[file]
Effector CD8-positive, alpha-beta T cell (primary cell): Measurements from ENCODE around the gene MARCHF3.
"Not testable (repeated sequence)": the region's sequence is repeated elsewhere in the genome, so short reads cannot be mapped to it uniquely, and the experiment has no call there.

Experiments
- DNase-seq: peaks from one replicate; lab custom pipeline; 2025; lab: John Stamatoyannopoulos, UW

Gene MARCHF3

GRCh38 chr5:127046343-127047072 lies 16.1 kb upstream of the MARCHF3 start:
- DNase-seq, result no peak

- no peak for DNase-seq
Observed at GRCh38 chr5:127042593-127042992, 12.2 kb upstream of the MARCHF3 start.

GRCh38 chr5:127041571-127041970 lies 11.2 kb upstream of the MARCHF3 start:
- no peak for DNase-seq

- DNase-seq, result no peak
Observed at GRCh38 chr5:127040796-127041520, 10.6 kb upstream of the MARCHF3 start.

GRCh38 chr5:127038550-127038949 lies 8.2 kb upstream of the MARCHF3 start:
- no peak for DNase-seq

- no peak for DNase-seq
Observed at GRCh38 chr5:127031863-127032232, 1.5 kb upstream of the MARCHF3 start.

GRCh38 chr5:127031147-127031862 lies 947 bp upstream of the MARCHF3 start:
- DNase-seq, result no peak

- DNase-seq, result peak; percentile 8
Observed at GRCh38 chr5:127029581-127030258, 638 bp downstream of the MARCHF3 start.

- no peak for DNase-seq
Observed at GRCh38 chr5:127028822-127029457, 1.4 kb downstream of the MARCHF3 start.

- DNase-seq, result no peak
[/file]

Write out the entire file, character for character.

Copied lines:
Effector CD8-positive, alpha-beta T cell (primary cell): Measurements from ENCODE around the gene MARCHF3.
"Not testable (repeated sequence)": the region's sequence is repeated elsewhere in the genome, so short reads cannot be mapped to it uniquely, and the experiment has no call there.

Experiments
- DNase-seq: peaks from one replicate; lab custom pipeline; 2025; lab: John Stamatoyannopoulos, UW

Gene MARCHF3

GRCh38 chr5:127046343-127047072 lies 16.1 kb upstream of the MARCHF3 start:
- DNase-seq, result no peak

- no peak for DNase-seq
Observed at GRCh38 chr5:127042593-127042992, 12.2 kb upstream of the MARCHF3 start.

GRCh38 chr5:127041571-127041970 lies 11.2 kb upstream of the MARCHF3 start:
- no peak for DNase-seq

- DNase-seq, result no peak
Observed at GRCh38 chr5:127040796-127041520, 10.6 kb upstream of the MARCHF3 start.

GRCh38 chr5:127038550-127038949 lies 8.2 kb upstream of the MARCHF3 start:
- no peak for DNase-seq

- no peak for DNase-seq
Observed at GRCh38 chr5:127031863-127032232, 1.5 kb upstream of the MARCHF3 start.

GRCh38 chr5:127031147-127031862 lies 947 bp upstream of the MARCHF3 start:
- DNase-seq, result no peak

- DNase-seq, result peak; percentile 8
Observed at GRCh38 chr5:127029581-127030258, 638 bp downstream of the MARCHF3 start.

- no peak for DNase-seq
Observed at GRCh38 chr5:127028822-127029457, 1.4 kb downstream of the MARCHF3 start.

- DNase-seq, result no peak